I Tried A Lunar Cup And This Is What Happened

Thinking of making the leap?

I’ve been thinking about trying a lunar – or menstrual cup – for about four years now. Each month I think about it, make myself feel a little guilty for not acting on my thoughts and then stick to my regular tampon/pad combo. To be fair, I have been using organic and biodegradable products since forever, however, I know in my sustainable living heart-of-hearts that menstrual cups are an even greener way to go.

It’s also the reason I put my hand up to write this story because there’s nothing like an impending deadline to get things moving.

When I unpacked my chosen period cup (I went with Tom Organic’s new cup that comes in two different sizes) the first thing I discovered was a 47-page user guide urging me to carefully read every page and highlighting the importance of using the cup correctly. Presumably, this is meant to make me feel prepared, however, all it does is make me want to pack it all up and put it off again till next month. But then I remember, deadline, so I persevere.

I learn that there are two different ‘folds’ to try when inserting – the C fold, which is where you fold the cup into a C shape before inserting, or the punch down fold (still not feeling reassured) where you press down on the rim towards the base of the cup creating a triangle shape. Instantly  I’m back to those awkward teenage years remembering how flustered I felt learning to insert a tampon. I’m beginning to wonder how difficult this is going to be.


All I have to do before inserting is sterilise the cup, another mental barrier that would normally have motivated me to put the whole thing off for another month, but here we are, back at the deadline, so I take the next step. You can sterilise either in boiling water or in Tom Organic’s case, the steriliser provided. I go with the boiling water option as it seems less intimidating somehow.

Next, insertion. I lock myself in the bathroom, fold the cup into the aforementioned C shape while willing myself to relax (the instruction booklet recommends taking a few deep breaths, gently push it up, then twist it (slowly) 360 degrees to make sure it expands, and I’m done.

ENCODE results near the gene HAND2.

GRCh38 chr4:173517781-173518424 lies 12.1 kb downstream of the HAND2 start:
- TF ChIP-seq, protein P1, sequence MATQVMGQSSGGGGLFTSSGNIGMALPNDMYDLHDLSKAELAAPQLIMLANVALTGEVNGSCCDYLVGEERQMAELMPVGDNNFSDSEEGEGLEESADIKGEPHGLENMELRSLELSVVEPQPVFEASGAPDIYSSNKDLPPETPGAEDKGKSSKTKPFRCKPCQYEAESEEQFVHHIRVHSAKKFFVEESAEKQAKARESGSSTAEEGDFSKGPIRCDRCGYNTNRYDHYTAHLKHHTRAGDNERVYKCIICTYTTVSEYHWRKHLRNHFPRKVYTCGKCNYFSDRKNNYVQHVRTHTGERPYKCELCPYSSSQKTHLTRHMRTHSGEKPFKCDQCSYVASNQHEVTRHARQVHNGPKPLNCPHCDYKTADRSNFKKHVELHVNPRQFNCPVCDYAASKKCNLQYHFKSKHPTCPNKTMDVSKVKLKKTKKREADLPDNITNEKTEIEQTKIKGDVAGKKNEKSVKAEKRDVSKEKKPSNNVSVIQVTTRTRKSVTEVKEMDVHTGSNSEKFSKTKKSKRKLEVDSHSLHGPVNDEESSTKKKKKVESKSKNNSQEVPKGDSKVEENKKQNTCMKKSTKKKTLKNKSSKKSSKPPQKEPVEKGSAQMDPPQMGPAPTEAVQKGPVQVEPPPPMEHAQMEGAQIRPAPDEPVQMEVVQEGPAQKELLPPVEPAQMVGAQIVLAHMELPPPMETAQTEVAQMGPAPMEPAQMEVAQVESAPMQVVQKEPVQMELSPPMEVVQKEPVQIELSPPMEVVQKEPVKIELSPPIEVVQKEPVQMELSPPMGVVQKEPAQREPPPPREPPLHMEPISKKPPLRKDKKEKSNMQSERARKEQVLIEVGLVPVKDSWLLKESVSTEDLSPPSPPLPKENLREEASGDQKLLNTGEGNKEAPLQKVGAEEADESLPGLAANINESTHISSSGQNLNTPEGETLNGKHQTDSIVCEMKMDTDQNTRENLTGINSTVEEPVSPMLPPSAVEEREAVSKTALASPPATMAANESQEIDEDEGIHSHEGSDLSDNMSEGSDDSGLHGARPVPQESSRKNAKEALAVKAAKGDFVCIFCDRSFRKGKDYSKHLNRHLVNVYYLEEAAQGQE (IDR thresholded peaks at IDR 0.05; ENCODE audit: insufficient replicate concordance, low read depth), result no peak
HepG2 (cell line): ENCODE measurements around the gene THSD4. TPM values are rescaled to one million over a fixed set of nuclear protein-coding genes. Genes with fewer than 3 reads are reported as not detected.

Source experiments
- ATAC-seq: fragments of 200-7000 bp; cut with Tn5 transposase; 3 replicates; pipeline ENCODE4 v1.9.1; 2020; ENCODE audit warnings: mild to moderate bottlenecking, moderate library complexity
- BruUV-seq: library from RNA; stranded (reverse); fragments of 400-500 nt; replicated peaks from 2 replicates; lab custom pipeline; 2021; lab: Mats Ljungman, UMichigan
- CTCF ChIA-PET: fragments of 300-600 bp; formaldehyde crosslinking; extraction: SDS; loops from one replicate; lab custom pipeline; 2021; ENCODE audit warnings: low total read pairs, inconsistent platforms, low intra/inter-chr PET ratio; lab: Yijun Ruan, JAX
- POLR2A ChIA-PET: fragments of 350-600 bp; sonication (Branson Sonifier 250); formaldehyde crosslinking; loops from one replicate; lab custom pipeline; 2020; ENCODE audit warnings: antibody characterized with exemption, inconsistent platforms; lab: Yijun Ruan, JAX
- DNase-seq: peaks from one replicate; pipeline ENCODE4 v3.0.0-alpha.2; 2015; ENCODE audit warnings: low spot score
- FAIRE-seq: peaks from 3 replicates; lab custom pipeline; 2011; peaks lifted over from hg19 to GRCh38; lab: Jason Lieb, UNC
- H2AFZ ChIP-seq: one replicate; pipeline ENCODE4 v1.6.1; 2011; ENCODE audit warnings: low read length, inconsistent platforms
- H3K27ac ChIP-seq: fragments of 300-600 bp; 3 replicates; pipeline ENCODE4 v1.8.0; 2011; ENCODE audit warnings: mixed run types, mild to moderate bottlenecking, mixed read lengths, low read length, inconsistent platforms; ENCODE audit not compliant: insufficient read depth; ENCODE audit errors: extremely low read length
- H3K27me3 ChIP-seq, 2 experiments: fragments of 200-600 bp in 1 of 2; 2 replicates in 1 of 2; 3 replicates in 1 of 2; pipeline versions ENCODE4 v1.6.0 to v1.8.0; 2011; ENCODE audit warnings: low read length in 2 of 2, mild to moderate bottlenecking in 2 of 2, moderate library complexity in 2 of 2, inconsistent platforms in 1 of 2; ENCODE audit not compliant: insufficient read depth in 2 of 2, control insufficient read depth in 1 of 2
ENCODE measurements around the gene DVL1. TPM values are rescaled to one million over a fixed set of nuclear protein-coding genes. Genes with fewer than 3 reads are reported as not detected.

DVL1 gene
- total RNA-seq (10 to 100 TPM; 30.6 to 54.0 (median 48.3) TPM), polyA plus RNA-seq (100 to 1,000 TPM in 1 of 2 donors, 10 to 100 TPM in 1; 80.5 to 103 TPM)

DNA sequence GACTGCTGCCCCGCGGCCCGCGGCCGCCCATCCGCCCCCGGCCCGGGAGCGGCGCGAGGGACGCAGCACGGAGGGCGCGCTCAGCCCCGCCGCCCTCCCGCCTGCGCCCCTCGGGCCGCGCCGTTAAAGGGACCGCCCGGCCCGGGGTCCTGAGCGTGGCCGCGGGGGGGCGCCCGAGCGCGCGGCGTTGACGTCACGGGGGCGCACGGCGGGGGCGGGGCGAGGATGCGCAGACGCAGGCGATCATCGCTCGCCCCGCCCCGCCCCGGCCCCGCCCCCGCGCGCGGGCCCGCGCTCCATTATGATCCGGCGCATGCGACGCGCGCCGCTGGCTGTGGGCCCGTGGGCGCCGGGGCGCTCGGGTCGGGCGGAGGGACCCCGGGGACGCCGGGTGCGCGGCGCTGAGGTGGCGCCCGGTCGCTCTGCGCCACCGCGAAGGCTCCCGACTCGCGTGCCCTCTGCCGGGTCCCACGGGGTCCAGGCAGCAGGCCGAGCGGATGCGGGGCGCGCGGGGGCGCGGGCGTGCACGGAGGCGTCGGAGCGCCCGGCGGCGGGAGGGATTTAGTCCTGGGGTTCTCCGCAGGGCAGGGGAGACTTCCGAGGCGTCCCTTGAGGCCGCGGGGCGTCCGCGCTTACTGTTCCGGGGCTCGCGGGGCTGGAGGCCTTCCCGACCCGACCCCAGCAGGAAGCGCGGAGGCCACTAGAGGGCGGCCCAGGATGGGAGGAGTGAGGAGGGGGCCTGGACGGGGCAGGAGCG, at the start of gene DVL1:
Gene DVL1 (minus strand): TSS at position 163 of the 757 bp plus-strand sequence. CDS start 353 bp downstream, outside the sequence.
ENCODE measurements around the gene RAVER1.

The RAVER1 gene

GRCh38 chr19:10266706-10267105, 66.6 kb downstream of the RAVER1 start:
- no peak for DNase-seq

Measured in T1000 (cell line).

It’s actually not that bad, in fact, I can’t feel it more than you would a tampon, which surely means success, right?

According to the box, you can wear this particular period cup for the length of time you’d normally take to go through three super tampons. Since it’s my first time, and I have no clue how long this might last me, I’m also wearing period undies as a backup.

After about five hours I take it out, more out of curiosity than any urge to change it over.

To be honest, it’s a little confronting and a bit icky, but it’s easy to discard into the toilet, and to be fair, not any grosser than changing a tampon. You can either reinsert immediately or if you prefer, sterilise again, the instructions say either option is fine. You just need to sterilise once your period has finished for the month.

I actually feel quite empowered, like I’ve had a little eco win. I continue to use the cup during the day for the rest of my period and feel like I am converted. I’m now officially a cup girl.

Tom's Organic The Period Cup, $40
Tom’s Organic The Period Cup, $40
INTIMINA Lily Cup x1, $49.95
INTIMINA Lily Cup x1, $49.95
Accalia Menstrual Cup, $39.95
Accalia Menstrual Cup, $39.95

Jenny Ringland and Erica Watson, of Green + Simple, are marie claire’s new sustainability experts. Each week they’ll be posting weekly stories on the best green, clean fashion, beauty and lifestyle products, as well as interviewing industry game-changers and experts. Learn more here

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